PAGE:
Final Thoughts And Actionable Conclusions

The energy services industry is one that the world as we know it cannot live without. The offshore drilling industry is a critical aspect of the industry’s ability to supply the energy that will be required to meet the long-term needs of the human race as living standards continue to rise around the globe. And, unlike the businesses involved in the hugely popular onshore drilling and hydraulic fracturing industries, offshore drilling is being pretty much ignored today and is, therefore, attractively priced.

I always like investments that offer more than one attractive approach to opening a new position. Seadrill fits the bill here quite nicely. There are two potential ways to open a new position that I find quite appealing right now.

The first attractive option available is for the more passive investor seeking to take a position and kick back for three to five years while enjoying annual returns of 15% to 20% through dividends and capital gains as the stock price moves toward fair value, which I calculate around 15 times free cash flow or $60/share.

The second option, and my personal favorite, is to employ a buy/write strategy where the stock is purchased and simultaneously one covered call option is sold for each 100 shares of the stock purchased. The advantage to using a buy/write strategy is that my broker only charges me commissions as if I had only made one trade instead of two. Based on Wednesday’s closing prices, the July 19, 2014 $41 strike price call options had a bid/ask spread of $0.25 to $0.30/share. Selling call options at the bid would result in an immediate premium equal to 0.64% of the $39.19 price of the stock. Over the 23-day life of the options, this would produce an annualized rate of return on the capital of 10.15% plus the 10.2% dividend yield. If shares of Seadrill were to close above $41 on July 19th, the shares would be called away and the option seller would collect a short-term capital gain of 5.25% plus the 0.64% option premium for a 23-day gain of 5.24% or 83.15% annualized rate of return on the full amount of capital allocated to the trade. According to my option probability calculator, there is a 71.16% chance these covered call options will expire worthless and I will simply keep the premium collected and the shares as well.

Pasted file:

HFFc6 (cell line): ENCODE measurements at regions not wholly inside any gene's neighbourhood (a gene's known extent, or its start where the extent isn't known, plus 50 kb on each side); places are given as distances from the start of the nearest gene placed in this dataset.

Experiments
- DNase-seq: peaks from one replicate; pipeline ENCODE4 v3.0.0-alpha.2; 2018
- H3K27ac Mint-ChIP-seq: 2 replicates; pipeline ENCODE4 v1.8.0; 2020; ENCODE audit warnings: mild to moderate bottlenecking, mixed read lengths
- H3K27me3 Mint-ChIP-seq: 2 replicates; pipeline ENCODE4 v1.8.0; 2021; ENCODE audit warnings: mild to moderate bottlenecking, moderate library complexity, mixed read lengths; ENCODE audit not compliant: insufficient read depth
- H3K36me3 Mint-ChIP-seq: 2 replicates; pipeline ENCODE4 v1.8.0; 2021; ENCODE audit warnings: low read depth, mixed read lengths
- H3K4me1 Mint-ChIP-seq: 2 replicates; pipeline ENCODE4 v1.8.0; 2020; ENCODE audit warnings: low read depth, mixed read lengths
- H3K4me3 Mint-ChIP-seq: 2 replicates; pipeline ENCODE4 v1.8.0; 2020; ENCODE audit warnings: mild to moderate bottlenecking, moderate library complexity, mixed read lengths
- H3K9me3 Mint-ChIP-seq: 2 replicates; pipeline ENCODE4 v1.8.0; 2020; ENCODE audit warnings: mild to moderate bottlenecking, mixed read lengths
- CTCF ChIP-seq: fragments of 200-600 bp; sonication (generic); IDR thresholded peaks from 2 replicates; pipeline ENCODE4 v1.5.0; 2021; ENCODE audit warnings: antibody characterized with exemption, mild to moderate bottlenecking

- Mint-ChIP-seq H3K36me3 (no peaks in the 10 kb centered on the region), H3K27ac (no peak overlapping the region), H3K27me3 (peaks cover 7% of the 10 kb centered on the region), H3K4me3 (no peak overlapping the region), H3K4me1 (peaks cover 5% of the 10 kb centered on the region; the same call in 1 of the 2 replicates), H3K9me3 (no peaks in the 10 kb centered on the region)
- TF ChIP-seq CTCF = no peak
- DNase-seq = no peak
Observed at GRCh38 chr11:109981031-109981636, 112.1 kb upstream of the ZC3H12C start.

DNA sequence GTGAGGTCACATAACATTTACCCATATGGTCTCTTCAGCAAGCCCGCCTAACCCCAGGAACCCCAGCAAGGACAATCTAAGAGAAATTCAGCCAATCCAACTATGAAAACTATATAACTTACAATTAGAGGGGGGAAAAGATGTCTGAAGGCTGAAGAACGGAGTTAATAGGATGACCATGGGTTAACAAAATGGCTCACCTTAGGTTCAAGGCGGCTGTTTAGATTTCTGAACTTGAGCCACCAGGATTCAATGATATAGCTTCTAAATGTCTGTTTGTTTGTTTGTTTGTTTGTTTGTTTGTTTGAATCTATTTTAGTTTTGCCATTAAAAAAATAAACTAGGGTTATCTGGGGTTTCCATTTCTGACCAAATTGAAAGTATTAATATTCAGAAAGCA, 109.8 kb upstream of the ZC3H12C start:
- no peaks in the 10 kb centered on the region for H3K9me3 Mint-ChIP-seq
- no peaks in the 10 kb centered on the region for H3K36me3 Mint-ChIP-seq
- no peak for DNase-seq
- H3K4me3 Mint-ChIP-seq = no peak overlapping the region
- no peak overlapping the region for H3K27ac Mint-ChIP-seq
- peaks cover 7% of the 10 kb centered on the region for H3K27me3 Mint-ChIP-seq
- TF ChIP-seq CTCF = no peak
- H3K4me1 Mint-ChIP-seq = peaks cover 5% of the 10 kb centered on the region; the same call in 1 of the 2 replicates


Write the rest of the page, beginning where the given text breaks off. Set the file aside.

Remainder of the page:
About the author:

Ken McGaha
Ken McGaha has been managing his own investment portfolios for over 25 years.

He is a full-time copywriter as well as a freelance contributor to several investment related websites.

Ken also prepares analysis pieces of individual stocks on a contract basis for other individual investors.

Visit Ken McGaha's Website